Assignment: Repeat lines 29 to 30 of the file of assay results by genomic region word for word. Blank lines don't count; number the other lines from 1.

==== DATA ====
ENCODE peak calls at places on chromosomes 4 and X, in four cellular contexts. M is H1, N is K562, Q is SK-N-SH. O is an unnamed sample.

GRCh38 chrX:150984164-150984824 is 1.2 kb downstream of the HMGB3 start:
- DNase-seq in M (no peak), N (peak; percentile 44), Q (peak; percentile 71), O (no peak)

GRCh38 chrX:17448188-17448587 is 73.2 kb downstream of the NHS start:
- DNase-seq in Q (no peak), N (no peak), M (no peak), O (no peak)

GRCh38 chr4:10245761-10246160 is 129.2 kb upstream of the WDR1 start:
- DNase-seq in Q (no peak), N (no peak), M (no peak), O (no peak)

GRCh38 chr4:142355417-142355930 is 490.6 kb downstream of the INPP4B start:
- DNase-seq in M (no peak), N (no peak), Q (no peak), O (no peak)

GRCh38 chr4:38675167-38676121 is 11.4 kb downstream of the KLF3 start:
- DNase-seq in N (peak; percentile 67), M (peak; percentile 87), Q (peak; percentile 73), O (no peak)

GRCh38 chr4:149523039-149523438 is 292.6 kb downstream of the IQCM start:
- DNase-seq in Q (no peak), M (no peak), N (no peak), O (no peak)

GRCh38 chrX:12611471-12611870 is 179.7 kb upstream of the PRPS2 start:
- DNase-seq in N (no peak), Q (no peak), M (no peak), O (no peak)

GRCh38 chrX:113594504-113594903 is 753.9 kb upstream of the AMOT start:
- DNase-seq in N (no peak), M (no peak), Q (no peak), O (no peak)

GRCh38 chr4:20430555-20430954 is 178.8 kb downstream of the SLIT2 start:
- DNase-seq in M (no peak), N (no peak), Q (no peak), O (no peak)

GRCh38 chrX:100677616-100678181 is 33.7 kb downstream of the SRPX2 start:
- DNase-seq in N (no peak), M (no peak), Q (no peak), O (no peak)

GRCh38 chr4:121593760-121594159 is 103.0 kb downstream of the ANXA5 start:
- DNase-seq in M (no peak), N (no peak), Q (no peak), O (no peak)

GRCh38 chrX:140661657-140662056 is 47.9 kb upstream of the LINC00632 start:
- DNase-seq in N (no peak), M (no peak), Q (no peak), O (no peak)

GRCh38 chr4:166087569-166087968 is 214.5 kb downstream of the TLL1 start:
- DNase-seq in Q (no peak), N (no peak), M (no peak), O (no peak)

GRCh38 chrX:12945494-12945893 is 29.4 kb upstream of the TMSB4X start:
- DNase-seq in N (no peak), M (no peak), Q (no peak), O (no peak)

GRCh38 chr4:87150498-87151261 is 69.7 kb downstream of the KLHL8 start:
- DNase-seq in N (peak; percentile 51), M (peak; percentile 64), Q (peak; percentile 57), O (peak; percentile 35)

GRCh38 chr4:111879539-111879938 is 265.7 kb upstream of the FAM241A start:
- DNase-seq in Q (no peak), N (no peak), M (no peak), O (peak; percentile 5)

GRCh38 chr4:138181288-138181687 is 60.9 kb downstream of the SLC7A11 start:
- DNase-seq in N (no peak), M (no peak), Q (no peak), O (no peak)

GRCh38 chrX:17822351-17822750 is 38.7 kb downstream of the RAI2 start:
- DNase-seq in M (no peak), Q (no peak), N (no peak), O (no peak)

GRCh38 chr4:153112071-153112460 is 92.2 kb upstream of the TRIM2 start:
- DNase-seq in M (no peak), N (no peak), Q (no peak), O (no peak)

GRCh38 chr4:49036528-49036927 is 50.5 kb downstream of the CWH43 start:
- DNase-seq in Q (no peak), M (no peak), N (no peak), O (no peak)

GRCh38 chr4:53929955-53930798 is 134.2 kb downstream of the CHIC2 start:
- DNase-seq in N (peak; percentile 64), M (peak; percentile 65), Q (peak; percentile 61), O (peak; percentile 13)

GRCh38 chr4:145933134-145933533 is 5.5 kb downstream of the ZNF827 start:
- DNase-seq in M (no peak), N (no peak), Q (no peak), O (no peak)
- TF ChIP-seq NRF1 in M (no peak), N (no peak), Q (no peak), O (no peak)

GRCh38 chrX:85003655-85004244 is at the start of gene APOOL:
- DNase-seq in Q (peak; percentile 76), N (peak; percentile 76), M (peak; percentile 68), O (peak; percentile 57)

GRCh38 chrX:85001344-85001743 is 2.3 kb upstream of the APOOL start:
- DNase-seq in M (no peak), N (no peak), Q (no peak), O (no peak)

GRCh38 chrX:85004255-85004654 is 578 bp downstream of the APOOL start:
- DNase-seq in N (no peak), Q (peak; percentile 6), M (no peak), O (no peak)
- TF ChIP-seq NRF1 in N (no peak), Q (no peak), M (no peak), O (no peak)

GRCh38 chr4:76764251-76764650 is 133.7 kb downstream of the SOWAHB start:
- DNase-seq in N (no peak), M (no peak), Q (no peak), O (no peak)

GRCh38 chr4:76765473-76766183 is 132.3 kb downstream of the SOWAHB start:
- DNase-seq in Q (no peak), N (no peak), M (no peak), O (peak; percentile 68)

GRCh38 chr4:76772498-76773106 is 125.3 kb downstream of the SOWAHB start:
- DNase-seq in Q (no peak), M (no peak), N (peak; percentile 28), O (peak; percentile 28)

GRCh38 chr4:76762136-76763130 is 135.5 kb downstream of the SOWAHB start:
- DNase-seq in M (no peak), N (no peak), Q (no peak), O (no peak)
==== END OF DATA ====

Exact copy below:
- DNase-seq in N (no peak), M (no peak), Q (no peak), O (no peak)

GRCh38 chr4:87150498-87151261 is 69.7 kb downstream of the KLHL8 start: